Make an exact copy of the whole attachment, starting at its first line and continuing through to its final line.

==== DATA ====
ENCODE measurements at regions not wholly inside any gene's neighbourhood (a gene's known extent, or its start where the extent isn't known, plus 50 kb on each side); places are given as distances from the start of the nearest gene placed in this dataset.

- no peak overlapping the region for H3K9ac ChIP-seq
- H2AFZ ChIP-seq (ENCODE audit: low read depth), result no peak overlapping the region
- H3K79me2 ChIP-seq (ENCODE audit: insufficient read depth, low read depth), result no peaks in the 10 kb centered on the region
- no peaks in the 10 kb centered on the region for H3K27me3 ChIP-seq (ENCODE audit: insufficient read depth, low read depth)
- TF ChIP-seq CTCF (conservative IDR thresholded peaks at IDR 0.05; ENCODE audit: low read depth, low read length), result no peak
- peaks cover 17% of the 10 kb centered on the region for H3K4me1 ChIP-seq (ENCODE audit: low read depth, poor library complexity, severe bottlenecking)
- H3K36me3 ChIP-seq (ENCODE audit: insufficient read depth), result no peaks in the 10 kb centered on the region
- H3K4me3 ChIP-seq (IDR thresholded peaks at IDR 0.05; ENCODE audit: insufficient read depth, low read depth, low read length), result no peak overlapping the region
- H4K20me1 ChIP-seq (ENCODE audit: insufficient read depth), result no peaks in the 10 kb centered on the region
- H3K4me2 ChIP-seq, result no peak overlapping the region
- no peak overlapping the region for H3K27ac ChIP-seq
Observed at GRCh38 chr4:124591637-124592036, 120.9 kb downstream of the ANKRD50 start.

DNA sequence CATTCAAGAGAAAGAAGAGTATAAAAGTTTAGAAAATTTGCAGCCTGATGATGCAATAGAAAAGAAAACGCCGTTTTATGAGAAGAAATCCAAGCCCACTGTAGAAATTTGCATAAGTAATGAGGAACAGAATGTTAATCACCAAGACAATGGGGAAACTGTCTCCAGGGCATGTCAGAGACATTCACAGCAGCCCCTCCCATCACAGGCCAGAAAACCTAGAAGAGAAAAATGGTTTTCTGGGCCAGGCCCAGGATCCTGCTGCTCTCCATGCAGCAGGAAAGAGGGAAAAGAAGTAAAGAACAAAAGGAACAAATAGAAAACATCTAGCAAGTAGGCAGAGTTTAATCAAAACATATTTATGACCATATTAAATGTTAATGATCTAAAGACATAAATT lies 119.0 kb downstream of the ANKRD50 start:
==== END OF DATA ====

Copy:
ENCODE measurements at regions not wholly inside any gene's neighbourhood (a gene's known extent, or its start where the extent isn't known, plus 50 kb on each side); places are given as distances from the start of the nearest gene placed in this dataset.

- no peak overlapping the region for H3K9ac ChIP-seq
- H2AFZ ChIP-seq (ENCODE audit: low read depth), result no peak overlapping the region
- H3K79me2 ChIP-seq (ENCODE audit: insufficient read depth, low read depth), result no peaks in the 10 kb centered on the region
- no peaks in the 10 kb centered on the region for H3K27me3 ChIP-seq (ENCODE audit: insufficient read depth, low read depth)
- TF ChIP-seq CTCF (conservative IDR thresholded peaks at IDR 0.05; ENCODE audit: low read depth, low read length), result no peak
- peaks cover 17% of the 10 kb centered on the region for H3K4me1 ChIP-seq (ENCODE audit: low read depth, poor library complexity, severe bottlenecking)
- H3K36me3 ChIP-seq (ENCODE audit: insufficient read depth), result no peaks in the 10 kb centered on the region
- H3K4me3 ChIP-seq (IDR thresholded peaks at IDR 0.05; ENCODE audit: insufficient read depth, low read depth, low read length), result no peak overlapping the region
- H4K20me1 ChIP-seq (ENCODE audit: insufficient read depth), result no peaks in the 10 kb centered on the region
- H3K4me2 ChIP-seq, result no peak overlapping the region
- no peak overlapping the region for H3K27ac ChIP-seq
Observed at GRCh38 chr4:124591637-124592036, 120.9 kb downstream of the ANKRD50 start.

DNA sequence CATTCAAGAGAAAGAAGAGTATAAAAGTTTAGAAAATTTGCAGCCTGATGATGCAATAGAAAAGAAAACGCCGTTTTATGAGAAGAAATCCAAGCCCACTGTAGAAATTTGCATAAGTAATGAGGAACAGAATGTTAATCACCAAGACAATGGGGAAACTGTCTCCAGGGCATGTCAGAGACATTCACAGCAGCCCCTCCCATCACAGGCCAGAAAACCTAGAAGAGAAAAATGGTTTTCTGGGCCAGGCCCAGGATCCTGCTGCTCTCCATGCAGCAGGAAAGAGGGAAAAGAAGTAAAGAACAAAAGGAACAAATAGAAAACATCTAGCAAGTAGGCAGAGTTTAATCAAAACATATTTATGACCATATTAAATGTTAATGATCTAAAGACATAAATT lies 119.0 kb downstream of the ANKRD50 start: